Making a larger phone strong enough is a challenge that has been elegantly solved in the 830. It uses a tough metal frame for strength, but still maintains the modern European design style that Lumia phones are known for.

Productivity Centre

Microsoft Screen Sharing For Lumia Phones – HD-10The Lumia phones have all the business and entertainment apps that I need. The Lumia 620 now goes with me wherever I go. The apps are intuitive because they are Windows-based.

The 830 has the same suite of productivity apps, with the latest operating system, and includes wireless charging and large screen projection – productivity features that are important for when one is on the go a lot.

The Deal Maker – OIS

830-camera-componentsFor me it is the optical stabilization that makes the difference. You see, I am approaching my 70th birthday and I am no longer as steady as I used to be.

Nokia first introduced optical image stabilization (OIS) in the Lumia 920. With OIS the camera detects shaky movements common in handheld devices and corrects for that.

In low light situations in particular, when the lens is kept open longer to allow more light to come into the sensor, the image is then even more sensitive to camera movement. Then OIS really helps.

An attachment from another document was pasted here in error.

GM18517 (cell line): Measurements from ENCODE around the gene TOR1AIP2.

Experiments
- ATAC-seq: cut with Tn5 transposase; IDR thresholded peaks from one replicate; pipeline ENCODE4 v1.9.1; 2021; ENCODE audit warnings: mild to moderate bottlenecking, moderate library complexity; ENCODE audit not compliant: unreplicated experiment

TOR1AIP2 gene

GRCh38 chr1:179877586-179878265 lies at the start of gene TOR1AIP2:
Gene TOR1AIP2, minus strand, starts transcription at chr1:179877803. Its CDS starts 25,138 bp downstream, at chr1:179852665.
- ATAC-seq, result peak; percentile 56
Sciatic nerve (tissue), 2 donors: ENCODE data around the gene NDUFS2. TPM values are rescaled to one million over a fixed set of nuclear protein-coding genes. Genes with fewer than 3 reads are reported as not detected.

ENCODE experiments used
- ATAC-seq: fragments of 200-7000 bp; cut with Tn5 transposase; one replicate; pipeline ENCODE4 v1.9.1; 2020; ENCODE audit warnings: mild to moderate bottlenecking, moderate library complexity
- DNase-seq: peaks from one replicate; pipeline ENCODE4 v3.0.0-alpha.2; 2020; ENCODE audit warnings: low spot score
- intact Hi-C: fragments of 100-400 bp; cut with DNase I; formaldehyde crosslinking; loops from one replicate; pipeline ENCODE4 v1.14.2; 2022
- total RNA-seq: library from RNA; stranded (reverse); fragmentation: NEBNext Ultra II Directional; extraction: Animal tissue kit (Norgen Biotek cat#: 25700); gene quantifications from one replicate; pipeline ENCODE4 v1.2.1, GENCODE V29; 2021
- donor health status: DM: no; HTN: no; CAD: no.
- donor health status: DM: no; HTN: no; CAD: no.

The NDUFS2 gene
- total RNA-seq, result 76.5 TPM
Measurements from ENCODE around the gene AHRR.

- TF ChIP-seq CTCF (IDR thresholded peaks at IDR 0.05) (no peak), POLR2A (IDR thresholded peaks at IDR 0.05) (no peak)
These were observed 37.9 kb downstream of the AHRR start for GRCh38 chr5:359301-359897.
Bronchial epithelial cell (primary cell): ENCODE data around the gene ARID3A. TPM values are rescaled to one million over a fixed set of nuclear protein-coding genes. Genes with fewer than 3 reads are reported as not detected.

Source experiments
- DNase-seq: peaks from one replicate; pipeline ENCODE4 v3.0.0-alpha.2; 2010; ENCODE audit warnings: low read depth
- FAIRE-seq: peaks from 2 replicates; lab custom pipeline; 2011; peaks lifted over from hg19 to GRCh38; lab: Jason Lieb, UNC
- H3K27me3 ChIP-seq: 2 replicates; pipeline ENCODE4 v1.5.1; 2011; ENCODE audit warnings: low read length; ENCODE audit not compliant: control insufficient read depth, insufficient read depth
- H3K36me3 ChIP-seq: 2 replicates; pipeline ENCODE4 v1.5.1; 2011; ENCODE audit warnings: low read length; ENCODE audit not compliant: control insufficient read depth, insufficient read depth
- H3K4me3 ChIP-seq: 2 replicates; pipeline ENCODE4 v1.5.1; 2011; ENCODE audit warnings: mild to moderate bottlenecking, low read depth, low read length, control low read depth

Basically gyroscopic-type sensors detect the movement of the camera. The electronics then reposition the lens by using rapid-acting actuators (also called motors). This is illustrated in the Lumia 920 video below.

What is truly amazing is that the Lumia team together with Zeiss have been able to build all that into a phone as slim as the 830 – and for that price. No wonder it is billed as an affordable flagship smartphone! Kudos to them!


Even without the Zeiss camera with OIS, the 830 is an excellent, classy handheld computer that can also phone and do texting and with the included software is worth the price.

Add to that the magnificent camera and you have an affordable flagship.